Running Light Fundamentals
One of my most prized possessions is my granddad’s brass combination bow light with its big red and green glass lenses intact and its oil lamp still in place and functional. The light is old indeed, but federal running light regulations are older still, dating all the way back to 1838, a mere 40 years after George Washington left office. How odd is it that, after all these years, misunderstandings about such simple devices are still causing accidents and fatalities at sea?
Changes and refinements have been made in the regulations over the past 173 years, of course, with the results now embodied in the Coast Guard’s Navigation Rules International-Inland. These rules are based on a worldwide 1972 treaty titled International Regulations for Preventing Collisions at Sea, or 72 COLREGS.
My oil-fired beauty is no longer legal, having been supplanted by electric units with more intensity and better specifications. Yet, the intended function has remained basically unchanged. The objective is for the crew of a vessel to see other vessels in its vicinity, for the crews of the other vessels to see it, and for all of the crews to understand the movements of other vessels nearby and, based on that understanding, to take any necessary action to prevent a collision.
To comply with the regulations, international or inland, lights must meet specific standards for color, intensity, location, shielding and angle of display. Color and intensity are pretty well handled by the light manufacturers, but the latter three factors can be a problem. Coast Guard boating-safety teams try to visit each of the country’s 4,000 builders and importers of recreational boats on an annual or biennial basis under the Coast Guard’s Recreational Boat Manufacturer Factory Visit Program. Sometimes, however, noncompliance will escape detection and the boat will make it onto the water uncorrected.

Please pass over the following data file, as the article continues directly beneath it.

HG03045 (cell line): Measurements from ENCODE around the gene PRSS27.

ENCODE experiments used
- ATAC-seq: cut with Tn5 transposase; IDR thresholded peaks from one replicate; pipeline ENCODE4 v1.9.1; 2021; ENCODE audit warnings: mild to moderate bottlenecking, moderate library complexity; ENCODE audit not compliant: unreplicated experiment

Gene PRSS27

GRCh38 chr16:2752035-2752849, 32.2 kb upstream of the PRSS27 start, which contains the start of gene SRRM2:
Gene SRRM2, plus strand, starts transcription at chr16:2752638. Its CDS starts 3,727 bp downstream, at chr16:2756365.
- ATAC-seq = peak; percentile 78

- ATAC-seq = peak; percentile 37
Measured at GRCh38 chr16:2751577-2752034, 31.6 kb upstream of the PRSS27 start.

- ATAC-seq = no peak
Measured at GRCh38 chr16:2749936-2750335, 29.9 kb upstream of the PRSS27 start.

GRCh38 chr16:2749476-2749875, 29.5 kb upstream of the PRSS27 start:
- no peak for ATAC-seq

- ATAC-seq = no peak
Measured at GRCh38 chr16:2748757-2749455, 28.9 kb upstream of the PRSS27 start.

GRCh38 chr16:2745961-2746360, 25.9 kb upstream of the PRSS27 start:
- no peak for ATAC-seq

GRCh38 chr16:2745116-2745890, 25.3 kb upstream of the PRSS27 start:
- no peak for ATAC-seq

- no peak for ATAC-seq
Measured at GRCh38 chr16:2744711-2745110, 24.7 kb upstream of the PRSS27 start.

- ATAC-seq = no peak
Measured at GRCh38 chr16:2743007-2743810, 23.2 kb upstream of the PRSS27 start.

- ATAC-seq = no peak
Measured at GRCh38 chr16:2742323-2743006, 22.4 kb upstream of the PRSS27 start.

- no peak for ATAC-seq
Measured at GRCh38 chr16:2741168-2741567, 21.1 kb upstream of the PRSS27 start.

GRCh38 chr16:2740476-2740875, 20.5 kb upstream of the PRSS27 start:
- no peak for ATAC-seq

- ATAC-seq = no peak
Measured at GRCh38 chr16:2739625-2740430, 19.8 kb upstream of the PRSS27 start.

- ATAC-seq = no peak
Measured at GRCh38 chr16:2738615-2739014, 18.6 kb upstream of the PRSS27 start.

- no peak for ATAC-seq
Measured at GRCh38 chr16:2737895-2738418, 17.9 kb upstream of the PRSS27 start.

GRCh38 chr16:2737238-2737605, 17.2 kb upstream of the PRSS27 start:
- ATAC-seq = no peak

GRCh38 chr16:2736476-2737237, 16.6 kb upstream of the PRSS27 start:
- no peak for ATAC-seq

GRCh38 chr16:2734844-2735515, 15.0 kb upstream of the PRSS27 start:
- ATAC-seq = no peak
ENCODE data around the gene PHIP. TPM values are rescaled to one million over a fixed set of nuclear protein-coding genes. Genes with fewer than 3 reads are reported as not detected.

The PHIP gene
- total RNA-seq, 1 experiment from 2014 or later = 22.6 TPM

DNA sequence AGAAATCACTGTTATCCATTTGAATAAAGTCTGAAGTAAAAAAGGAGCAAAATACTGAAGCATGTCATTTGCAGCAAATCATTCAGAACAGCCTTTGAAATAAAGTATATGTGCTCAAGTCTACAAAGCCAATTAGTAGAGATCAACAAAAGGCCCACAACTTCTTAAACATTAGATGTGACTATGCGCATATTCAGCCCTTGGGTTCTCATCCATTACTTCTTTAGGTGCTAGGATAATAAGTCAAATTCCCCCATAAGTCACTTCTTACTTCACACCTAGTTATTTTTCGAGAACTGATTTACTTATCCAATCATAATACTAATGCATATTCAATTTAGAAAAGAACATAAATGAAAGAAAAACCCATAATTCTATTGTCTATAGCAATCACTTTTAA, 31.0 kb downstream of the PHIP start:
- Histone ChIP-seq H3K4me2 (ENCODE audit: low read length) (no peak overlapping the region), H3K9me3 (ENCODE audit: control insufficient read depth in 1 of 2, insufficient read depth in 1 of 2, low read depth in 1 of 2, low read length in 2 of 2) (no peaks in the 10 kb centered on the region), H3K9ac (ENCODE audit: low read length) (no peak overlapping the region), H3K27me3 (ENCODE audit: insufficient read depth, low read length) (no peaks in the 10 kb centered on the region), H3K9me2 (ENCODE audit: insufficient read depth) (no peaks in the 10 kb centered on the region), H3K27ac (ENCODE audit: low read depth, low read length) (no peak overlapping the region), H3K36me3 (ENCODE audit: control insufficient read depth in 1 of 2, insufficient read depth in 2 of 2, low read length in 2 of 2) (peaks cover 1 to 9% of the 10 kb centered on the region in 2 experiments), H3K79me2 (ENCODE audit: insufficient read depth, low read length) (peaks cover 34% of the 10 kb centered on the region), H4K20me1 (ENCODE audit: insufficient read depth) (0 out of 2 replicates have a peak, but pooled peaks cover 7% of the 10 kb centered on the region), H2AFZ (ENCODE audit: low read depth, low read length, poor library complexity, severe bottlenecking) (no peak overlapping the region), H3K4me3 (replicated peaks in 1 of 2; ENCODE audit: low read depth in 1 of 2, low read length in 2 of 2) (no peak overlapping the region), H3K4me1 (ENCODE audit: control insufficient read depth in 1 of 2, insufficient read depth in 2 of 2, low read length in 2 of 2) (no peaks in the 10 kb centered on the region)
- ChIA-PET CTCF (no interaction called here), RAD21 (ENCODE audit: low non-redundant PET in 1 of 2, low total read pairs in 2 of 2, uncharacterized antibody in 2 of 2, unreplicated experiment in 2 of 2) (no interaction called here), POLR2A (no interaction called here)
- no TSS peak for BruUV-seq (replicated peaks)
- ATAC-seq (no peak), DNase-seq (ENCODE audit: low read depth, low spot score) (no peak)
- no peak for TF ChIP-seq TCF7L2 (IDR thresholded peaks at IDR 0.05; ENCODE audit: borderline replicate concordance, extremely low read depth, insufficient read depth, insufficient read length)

It seems to be stylish these days to mount the side lights on the hull of the boat below the sheer, but this can lead to trouble. First, under international rules, the lights must be above the main deck. Second, unless fairing blocks are placed between the light and the hull, or a mounting surface is tooled into the hull mold, the lights are unlikely to be vertical and parallel to the vessel’s centerline, throwing off the arc of visibility in both directions. The same problem can exist when the lights are recessed into the side of the house or flying bridge.
Even when the lights are mounted properly their illumination can be a danger in itself. The problem of glare often is not addressed until the operator realizes too late that unshielded lights are interfering with his night vision, leaving him running blind or relying too much on radar images and GPS tracking. The situation worsens when the fog rolls in and all that can be seen from the helm is a glowing cloud. Having to choose between running blind or running dark is not a good place to be.
Regardless of who installs the lights, the operator remains primarily responsible for the safe and legal operation of the vessel. When you get a new boat, check the lights to be sure they comply with the regulations, and test the boat on a foggy night to see if glare is going to be a problem. You don’t want your first hint of trouble to be in a busy channel miles from port.